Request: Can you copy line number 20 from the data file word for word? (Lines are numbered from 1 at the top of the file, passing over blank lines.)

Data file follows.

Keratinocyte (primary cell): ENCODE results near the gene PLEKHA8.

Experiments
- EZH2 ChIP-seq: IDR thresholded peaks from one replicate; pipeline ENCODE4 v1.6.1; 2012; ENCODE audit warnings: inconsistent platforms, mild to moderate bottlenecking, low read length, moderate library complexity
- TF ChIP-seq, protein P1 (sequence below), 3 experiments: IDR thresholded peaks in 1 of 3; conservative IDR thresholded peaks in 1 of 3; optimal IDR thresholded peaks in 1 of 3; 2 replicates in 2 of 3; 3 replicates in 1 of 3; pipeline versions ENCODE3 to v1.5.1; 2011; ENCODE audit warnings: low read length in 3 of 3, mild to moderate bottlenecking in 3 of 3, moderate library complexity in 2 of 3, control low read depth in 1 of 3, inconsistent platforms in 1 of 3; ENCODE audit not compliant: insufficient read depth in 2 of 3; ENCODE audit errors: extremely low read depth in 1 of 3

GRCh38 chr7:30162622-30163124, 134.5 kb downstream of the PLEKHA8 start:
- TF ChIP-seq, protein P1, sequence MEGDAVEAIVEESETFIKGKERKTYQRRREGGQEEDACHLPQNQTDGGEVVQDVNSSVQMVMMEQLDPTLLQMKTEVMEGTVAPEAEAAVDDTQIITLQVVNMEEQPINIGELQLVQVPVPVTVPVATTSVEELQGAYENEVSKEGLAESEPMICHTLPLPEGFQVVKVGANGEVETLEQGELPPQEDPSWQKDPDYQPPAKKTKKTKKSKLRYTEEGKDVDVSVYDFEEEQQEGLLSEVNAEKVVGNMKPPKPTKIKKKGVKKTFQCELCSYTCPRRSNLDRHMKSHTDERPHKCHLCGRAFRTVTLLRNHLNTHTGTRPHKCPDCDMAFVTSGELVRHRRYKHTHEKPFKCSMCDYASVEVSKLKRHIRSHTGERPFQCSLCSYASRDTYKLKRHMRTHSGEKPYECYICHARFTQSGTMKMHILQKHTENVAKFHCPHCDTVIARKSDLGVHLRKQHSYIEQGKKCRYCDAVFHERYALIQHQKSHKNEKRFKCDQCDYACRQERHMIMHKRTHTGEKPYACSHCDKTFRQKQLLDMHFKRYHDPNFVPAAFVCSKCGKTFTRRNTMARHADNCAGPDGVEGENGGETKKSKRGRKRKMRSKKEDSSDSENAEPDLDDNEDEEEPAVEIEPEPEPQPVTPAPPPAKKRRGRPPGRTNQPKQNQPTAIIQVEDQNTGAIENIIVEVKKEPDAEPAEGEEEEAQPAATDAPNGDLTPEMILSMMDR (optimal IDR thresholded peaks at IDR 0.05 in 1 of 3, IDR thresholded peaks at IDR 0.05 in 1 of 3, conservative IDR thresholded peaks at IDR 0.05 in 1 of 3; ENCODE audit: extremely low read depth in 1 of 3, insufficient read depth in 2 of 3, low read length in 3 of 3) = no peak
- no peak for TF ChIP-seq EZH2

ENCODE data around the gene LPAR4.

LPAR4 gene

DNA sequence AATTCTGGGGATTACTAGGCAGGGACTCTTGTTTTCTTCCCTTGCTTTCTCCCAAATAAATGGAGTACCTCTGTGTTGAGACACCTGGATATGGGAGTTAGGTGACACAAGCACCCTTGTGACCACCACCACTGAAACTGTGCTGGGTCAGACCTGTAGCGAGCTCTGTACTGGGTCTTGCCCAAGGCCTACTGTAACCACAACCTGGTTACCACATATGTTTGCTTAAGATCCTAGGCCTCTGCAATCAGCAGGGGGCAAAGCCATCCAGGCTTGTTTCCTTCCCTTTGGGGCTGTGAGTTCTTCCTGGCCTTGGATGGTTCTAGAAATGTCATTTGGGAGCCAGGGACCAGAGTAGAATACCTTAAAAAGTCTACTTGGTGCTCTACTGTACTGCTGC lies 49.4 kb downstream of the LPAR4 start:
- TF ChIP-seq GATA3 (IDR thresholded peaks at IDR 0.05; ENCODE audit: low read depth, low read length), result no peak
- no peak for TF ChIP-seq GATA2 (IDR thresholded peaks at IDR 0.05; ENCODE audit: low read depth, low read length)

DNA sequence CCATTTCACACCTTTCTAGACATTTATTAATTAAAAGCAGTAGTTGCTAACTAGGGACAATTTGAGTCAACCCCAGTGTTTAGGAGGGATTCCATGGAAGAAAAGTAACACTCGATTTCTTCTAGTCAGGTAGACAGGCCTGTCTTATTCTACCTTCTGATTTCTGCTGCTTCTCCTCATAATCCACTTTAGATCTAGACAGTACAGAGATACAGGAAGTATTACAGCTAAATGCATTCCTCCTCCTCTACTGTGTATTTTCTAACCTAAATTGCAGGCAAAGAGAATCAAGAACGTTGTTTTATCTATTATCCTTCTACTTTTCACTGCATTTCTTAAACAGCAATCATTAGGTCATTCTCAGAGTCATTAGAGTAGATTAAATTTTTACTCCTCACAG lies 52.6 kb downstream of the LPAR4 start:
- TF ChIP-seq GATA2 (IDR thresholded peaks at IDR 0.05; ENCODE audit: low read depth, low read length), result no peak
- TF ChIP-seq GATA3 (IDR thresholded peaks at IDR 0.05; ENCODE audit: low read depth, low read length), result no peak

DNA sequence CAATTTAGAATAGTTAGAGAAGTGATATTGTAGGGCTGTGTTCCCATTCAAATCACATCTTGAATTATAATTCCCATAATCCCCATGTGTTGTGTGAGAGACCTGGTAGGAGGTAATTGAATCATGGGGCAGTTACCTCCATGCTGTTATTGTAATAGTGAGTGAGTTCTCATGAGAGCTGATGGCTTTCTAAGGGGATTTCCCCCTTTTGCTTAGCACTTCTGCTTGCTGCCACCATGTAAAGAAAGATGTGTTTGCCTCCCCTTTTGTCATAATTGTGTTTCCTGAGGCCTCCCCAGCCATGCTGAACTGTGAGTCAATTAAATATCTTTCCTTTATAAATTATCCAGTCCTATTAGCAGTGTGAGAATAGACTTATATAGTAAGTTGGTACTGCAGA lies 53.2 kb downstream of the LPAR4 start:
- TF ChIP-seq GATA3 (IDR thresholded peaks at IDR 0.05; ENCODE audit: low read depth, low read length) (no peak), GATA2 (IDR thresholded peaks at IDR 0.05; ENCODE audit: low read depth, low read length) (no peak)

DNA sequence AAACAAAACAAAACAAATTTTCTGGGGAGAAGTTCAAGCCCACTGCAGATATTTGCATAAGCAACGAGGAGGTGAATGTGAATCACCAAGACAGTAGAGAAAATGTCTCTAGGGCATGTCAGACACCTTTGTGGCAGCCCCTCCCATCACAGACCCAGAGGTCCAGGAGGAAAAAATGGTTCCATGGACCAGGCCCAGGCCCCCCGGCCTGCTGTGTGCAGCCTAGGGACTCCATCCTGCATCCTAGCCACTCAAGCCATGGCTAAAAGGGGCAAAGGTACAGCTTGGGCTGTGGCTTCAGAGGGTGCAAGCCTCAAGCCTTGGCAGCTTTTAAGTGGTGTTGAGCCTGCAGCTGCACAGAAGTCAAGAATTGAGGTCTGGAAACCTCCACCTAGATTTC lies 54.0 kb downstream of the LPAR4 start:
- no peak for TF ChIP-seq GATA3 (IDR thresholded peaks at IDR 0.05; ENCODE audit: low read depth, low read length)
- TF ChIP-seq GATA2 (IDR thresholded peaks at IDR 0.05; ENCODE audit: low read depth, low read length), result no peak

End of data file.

- TF ChIP-seq GATA2 (IDR thresholded peaks at IDR 0.05; ENCODE audit: low read depth, low read length), result no peak